Easa Begzad will not get one million dollars from the Hayward, California, Police Department to compensate for insults to Islam made by two Hayward police officers. But it seems that he will not because the officers were able to convince the jury that they didn’t make the remarks. Does that mean that if the jury had been convinced that the officers had called Islamic art “garbage,” they would have given Begzad his million? From the looks of this report, no one seems to have been saying, “Hey, they called some posters on your wall ‘garbage.’ That may show them to be boors and idiots, so don’t invite them to your next dinner party. But it doesn’t entitle you to one red cent.”
This case should never have advanced as far as it did. The fact that it did manifests once again that the mentality of dhimmi subservience has advanced with stunning rapidity in the U.S. Can you imagine some Christian bringing suit because someone called Christian religious art “garbage”? He’d be laughed out of court. But not Easa Begzad. “Insulting Islam” is apparently now a potential million-dollar offense.
From the Daily Review, with thanks to Sr. Soph:
HAYWARD “” A federal jury has rejected the lawsuit of a Muslim businessman who accused two Hayward police officers of making derogatory remarks about Islam.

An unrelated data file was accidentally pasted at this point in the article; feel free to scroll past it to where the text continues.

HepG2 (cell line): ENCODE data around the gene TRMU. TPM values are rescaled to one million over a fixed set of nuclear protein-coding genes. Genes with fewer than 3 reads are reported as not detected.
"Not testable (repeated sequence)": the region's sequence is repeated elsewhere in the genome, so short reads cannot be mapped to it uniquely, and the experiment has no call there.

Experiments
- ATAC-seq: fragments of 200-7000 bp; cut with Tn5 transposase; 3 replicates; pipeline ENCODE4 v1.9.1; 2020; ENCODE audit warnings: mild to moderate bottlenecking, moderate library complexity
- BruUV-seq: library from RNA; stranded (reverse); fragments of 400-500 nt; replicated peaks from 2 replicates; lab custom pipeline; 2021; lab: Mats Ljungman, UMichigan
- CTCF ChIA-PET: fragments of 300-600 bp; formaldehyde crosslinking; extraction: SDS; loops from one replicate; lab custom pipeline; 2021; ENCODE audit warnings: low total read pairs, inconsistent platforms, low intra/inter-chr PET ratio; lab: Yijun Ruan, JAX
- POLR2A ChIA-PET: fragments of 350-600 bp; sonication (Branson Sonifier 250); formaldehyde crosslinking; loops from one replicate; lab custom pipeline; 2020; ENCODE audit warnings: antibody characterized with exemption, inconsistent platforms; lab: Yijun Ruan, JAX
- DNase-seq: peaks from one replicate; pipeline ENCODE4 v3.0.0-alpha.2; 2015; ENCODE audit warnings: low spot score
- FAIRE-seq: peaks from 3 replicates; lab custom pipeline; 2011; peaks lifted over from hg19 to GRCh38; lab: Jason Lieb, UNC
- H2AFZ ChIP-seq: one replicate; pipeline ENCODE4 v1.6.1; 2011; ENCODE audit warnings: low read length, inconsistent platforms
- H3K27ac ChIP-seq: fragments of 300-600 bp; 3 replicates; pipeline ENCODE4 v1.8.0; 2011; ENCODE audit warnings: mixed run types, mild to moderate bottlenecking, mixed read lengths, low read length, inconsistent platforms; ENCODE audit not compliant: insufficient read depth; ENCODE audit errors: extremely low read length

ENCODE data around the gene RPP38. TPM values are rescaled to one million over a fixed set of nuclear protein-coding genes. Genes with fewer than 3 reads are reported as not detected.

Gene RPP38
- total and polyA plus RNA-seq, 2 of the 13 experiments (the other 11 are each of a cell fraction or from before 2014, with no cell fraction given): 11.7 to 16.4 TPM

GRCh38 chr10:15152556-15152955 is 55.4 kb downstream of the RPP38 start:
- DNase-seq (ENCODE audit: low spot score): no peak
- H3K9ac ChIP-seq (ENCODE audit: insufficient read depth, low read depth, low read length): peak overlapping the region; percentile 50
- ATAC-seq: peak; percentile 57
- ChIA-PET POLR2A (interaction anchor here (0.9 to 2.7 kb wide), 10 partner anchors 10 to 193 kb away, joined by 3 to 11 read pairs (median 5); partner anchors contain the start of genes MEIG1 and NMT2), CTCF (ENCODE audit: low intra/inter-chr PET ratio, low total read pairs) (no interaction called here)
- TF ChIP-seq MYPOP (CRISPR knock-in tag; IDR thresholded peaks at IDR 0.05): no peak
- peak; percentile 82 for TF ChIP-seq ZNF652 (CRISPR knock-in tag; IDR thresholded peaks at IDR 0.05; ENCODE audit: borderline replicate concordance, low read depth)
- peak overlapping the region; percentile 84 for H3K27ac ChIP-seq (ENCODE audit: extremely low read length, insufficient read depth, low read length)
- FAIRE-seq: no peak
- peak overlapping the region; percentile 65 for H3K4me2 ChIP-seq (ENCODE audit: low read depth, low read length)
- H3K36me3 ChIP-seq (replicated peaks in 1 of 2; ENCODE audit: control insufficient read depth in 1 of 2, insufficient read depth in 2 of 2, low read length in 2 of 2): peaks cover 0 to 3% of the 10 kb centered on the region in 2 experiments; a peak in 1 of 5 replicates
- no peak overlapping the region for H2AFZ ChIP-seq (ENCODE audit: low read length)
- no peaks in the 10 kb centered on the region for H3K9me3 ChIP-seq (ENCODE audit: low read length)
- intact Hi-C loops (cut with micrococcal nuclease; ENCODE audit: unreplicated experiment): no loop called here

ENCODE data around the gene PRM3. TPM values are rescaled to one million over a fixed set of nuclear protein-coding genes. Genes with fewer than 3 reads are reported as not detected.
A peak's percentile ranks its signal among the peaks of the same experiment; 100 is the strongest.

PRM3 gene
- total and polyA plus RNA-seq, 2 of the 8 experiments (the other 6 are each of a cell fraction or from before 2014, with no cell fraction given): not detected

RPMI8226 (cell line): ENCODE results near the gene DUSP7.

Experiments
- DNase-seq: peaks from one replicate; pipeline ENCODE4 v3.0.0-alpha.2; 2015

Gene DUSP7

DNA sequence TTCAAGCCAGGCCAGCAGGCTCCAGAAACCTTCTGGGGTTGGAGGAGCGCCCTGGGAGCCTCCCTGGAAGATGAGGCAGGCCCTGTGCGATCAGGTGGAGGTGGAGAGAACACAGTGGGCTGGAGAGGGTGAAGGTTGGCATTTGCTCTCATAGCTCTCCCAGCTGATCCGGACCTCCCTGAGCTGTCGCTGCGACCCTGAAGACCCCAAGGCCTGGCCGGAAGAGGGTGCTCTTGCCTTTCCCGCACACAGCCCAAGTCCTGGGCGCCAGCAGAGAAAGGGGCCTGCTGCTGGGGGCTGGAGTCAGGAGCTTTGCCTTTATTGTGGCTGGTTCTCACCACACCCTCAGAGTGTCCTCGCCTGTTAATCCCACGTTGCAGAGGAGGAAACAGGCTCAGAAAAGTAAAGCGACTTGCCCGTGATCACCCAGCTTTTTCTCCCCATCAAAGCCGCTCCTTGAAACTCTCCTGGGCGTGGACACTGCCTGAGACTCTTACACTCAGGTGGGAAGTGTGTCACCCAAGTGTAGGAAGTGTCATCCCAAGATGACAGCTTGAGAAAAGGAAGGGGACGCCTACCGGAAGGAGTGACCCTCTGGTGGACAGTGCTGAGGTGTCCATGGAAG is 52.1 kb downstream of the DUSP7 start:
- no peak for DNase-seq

Easa Begzad, who owned a Foley Street factory that manufactured Afghan sweets, sued the city of Hayward for allegedly violating his civil rights after police detained and hospitalized him following a police call to his business in 2002.
But after a civil trial that lasted nearly two weeks, a jury in U.S. District Court in San Francisco returned a verdict late Thursday afternoon in favor of the two officers. The jury rejected Begzad’s demands for $1 million from the city….
Randolph Hom, an assistant city attorney for Hayward, said the testimony of Begzad and the two people who claimed to see or overhear the incident did not stand up in court.
“The key to the victory was that the jury believed the officers and rejected the testimony of Begzad, his friends, family and treating physician,” Hom said Friday in a written statement. “Cases like this often turn on the credibility of witnesses.”
The dispute arose in May 2002 when a property manager for Balch Enterprises, the Hayward company that leased the Foley Street building to Begzad, called
9-1-1 to report that Begzad was threatening to kill himself and his family.
Police Sgt. Keith Bryan, now the head of community services for the Hayward Police Department, and Officer Kenneth Hedrick, now a detective, responded to the call.
Khawaja has said police officers spotted the religious posters and tapestries Begzad used to decorate his wall and said, “What’s that garbage?”
Police officers denied making those remarks.